First-time Buyers

Ask these 10 questions on your next property viewing

Christina Hoghton
Written By:
Christina Hoghton

You don’t get long to look at a home and make a potentially life-changing decision, so make every minute count by asking these 10 questions

Spring is one of the peak periods for the property market, with demand usually running high compared to the winter months.

But when you view a property you typically only get 20 minutes or so to look around. And then you’re expected to make a huge decision about whether you want to buy it.

That’s why it’s important to make notes and take pictures on your property viewings. It can also pay to ask the right questions of the seller or estate agent to get all the information you need to make an informed decision.

Anna McEntee from Comparethemarket has published a list of vital questions for house-hunters to keep in mind when viewing a property to help you find your dream home in time for summer.

“Whether you’re a first-time buyer or you’ve been through the purchase process before, viewing a potential new home can be an exciting experience”, she said.

“However, purchasing a property is a big investment – and commitment – so, it’s crucial that prospective homeowners ask all the right questions when viewing, to ensure they’re making the right decision.”

10 questions you need to ask

Below are Anna’s 10 crucial questions to ask when viewing a property:

1. How long has the house been up for sale?

The answer to this question can potentially be quite revealing. If it’s been on the market for upwards of three months, something might be putting buyers off – it could be the price or it could be something less obvious. Have a word with the estate agent to find out more.

2. How long have the sellers lived there?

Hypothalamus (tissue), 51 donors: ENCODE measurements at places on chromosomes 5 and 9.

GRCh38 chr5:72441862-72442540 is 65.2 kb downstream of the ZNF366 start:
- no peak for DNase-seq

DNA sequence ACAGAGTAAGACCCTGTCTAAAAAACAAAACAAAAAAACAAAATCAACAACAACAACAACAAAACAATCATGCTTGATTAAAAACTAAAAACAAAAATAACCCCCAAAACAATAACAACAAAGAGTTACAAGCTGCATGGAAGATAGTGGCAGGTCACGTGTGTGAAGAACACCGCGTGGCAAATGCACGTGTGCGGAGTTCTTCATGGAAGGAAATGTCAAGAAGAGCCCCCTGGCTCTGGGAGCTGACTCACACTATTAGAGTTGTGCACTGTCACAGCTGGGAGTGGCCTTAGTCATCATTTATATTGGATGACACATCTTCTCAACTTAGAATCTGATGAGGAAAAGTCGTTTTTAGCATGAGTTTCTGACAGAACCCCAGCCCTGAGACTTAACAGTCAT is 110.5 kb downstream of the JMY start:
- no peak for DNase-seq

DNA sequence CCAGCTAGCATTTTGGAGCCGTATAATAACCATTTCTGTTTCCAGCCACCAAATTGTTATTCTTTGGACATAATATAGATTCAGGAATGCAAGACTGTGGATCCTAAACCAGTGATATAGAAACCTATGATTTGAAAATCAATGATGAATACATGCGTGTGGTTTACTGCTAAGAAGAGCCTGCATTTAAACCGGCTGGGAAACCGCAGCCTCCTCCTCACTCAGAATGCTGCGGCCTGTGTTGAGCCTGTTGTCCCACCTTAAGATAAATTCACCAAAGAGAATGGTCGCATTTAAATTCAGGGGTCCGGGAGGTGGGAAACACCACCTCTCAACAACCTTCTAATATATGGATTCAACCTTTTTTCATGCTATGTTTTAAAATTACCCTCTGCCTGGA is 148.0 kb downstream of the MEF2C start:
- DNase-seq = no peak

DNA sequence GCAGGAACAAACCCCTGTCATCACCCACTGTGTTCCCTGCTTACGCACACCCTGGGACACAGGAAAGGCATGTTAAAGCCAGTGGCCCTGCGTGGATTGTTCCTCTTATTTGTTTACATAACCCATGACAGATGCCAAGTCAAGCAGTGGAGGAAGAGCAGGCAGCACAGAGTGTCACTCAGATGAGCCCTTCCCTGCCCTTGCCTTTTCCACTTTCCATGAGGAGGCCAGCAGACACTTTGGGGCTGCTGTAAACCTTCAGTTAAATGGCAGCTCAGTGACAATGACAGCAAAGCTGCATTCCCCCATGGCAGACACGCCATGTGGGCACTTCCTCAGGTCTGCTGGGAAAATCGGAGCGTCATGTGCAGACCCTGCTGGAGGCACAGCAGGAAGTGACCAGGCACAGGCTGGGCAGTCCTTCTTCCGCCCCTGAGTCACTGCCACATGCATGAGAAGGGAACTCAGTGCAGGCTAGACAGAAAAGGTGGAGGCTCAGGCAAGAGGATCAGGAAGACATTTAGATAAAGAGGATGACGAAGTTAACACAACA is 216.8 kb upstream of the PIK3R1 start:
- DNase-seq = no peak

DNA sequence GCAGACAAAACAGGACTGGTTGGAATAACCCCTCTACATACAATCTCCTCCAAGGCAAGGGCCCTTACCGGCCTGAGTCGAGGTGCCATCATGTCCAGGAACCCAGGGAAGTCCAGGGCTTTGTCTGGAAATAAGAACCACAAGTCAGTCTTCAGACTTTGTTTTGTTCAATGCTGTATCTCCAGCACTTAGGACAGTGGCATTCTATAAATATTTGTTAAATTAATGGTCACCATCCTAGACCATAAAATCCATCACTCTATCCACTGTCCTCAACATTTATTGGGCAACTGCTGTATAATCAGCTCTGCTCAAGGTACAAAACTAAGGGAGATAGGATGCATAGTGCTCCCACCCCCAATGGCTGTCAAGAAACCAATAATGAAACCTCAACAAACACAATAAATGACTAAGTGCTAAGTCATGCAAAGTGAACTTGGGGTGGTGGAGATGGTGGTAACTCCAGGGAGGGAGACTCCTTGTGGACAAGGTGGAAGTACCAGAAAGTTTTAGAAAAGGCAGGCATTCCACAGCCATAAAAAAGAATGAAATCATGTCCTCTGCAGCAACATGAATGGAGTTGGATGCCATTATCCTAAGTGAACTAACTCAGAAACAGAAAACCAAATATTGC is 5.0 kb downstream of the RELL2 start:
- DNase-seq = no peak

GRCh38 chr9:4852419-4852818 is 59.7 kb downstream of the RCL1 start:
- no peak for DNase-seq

A property that’s only been lived-in for a short time before it was put back on the market could be a red flag. The reasoning behind the sale could be perfectly innocent but it’s worth investigating either way.

3. Is there a chain?

This’ll tell you how long the whole process is likely to take. If the current owners haven’t yet found a new place or are in a chain, you might want to keep looking elsewhere, depending on your ideal timeline.

4. What’s the area like?

Schools, parks, transport links, and leisure facilities are a few of the things you want to ask about. You can of course find out a lot from your own research but someone who’s lived there before will be able to give you a better insight into the feel of the area.

5. What work has been done on the house?

If major renovations have been done, you should ask to see builders’ receipts, guarantees, and proof of planning permission. If an extension has been built without planning permission, you may have to tear it down. It’s also a good idea to ask about any damp issues or flooding they may have had in the past.

6. What’s included in the sale?

Find out exactly what’s included in the sale. You should ask whether fixtures and fittings, garden sheds and greenhouses, and the satellite dish will be left for you.

7. What internet access is available?

If the house is located in a rural area, you’ll want to know what types of broadband you’ll have access to. An ultra-fast connection may be especially important if you or someone in your household works from home.

8. Can you turn on the taps?

Low water pressure is one thing but a tap that only lets out a trickle could be an indicator of a larger problem. Pay attention to how long it takes for hot water to come through, find out the age of the boiler, and ask when it was last serviced.

9. What are the neighbours like?

Even the most perfect property can be tainted by a bad neighbour. Sellers are legally obliged to tell you if they’ve had any past disputes with the neighbours, so it’s definitely a good idea to add this on your list of questions to ask.

10. How much are the council tax and utility costs?

It’s good to understand potential outgoings of a new home, so it’s worth asking for rough costs of council tax and utility bills. It’s also a legal requirement for sellers/estate agents to share the EPC rating, so request this to understand how energy-efficient the property, as that will impact energy bills.